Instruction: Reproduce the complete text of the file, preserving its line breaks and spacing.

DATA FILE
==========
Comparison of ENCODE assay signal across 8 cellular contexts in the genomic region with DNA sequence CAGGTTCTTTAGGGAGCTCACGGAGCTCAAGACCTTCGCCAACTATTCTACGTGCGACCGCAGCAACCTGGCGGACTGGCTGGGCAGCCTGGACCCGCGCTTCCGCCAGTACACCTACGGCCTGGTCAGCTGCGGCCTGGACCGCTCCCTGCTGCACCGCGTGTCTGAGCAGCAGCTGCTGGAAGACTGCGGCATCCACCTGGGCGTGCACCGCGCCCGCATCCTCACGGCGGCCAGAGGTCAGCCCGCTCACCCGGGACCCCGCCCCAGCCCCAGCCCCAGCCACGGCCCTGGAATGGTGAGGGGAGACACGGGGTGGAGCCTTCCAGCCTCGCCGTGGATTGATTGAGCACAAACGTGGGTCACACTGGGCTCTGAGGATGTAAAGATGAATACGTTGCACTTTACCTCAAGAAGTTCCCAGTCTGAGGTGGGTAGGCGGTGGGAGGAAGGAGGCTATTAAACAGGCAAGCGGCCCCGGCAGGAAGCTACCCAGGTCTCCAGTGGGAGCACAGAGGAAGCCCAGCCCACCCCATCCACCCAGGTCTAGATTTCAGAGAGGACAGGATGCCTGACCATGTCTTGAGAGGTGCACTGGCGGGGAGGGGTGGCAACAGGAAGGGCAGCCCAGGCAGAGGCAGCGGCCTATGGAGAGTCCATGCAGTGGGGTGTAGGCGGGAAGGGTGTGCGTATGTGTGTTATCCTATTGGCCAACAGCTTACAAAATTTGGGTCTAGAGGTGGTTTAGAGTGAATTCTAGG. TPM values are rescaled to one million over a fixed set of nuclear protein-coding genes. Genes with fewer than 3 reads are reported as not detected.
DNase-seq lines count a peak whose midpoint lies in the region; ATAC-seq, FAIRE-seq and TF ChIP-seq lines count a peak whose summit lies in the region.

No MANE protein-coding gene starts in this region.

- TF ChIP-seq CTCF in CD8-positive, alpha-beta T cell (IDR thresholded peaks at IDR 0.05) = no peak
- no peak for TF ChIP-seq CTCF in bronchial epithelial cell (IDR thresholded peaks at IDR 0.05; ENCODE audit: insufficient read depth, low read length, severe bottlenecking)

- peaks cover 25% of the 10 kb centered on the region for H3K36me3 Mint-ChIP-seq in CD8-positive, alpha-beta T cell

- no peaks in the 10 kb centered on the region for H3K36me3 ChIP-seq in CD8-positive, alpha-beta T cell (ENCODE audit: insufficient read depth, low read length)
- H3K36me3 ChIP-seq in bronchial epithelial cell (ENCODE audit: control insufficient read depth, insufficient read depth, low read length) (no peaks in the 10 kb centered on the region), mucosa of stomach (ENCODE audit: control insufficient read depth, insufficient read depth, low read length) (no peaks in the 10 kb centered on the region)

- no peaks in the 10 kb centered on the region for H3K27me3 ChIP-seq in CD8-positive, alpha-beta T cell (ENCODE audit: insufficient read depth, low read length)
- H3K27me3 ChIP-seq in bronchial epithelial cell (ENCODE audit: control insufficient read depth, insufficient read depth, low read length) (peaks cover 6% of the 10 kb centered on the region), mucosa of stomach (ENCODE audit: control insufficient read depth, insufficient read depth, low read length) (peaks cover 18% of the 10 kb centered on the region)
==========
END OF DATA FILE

Comparison of ENCODE assay signal across 8 cellular contexts in the genomic region with DNA sequence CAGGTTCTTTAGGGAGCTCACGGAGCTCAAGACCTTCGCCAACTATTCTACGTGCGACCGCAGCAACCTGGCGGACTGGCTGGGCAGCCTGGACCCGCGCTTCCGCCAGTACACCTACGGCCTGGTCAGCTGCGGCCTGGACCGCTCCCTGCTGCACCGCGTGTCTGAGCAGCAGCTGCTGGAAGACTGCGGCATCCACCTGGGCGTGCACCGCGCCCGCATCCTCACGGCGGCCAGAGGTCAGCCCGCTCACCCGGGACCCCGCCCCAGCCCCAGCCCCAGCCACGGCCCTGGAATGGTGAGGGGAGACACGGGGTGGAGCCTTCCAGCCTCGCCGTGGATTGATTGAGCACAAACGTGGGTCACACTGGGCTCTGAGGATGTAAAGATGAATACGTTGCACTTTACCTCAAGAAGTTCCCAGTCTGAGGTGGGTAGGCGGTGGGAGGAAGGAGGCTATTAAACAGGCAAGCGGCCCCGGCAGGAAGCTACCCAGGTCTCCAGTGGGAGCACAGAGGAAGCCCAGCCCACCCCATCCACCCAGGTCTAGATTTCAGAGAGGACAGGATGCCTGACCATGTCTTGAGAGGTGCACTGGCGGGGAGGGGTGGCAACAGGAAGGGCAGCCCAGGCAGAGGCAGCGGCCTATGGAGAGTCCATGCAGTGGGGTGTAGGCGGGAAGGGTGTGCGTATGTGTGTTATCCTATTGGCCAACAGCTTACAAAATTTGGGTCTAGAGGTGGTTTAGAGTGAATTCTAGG. TPM values are rescaled to one million over a fixed set of nuclear protein-coding genes. Genes with fewer than 3 reads are reported as not detected.
DNase-seq lines count a peak whose midpoint lies in the region; ATAC-seq, FAIRE-seq and TF ChIP-seq lines count a peak whose summit lies in the region.

No MANE protein-coding gene starts in this region.

- TF ChIP-seq CTCF in CD8-positive, alpha-beta T cell (IDR thresholded peaks at IDR 0.05) = no peak
- no peak for TF ChIP-seq CTCF in bronchial epithelial cell (IDR thresholded peaks at IDR 0.05; ENCODE audit: insufficient read depth, low read length, severe bottlenecking)

- peaks cover 25% of the 10 kb centered on the region for H3K36me3 Mint-ChIP-seq in CD8-positive, alpha-beta T cell

- no peaks in the 10 kb centered on the region for H3K36me3 ChIP-seq in CD8-positive, alpha-beta T cell (ENCODE audit: insufficient read depth, low read length)
- H3K36me3 ChIP-seq in bronchial epithelial cell (ENCODE audit: control insufficient read depth, insufficient read depth, low read length) (no peaks in the 10 kb centered on the region), mucosa of stomach (ENCODE audit: control insufficient read depth, insufficient read depth, low read length) (no peaks in the 10 kb centered on the region)

- no peaks in the 10 kb centered on the region for H3K27me3 ChIP-seq in CD8-positive, alpha-beta T cell (ENCODE audit: insufficient read depth, low read length)
- H3K27me3 ChIP-seq in bronchial epithelial cell (ENCODE audit: control insufficient read depth, insufficient read depth, low read length) (peaks cover 6% of the 10 kb centered on the region), mucosa of stomach (ENCODE audit: control insufficient read depth, insufficient read depth, low read length) (peaks cover 18% of the 10 kb centered on the region)